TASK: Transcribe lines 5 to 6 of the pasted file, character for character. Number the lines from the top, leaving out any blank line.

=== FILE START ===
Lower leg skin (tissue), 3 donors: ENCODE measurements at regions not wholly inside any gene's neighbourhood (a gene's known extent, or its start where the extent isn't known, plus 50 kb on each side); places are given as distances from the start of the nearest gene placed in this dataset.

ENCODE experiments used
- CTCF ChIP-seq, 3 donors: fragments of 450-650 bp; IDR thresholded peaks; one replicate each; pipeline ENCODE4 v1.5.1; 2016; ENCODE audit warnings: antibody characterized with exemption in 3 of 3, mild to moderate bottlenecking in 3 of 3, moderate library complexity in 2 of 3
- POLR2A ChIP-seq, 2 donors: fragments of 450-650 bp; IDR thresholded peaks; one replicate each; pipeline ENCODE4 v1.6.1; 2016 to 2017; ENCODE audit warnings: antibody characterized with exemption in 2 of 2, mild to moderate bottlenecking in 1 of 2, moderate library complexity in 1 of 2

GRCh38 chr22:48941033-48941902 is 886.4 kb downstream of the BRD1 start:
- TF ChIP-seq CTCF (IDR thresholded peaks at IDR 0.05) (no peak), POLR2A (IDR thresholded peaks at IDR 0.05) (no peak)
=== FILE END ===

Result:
GRCh38 chr22:48941033-48941902 is 886.4 kb downstream of the BRD1 start:
- TF ChIP-seq CTCF (IDR thresholded peaks at IDR 0.05) (no peak), POLR2A (IDR thresholded peaks at IDR 0.05) (no peak)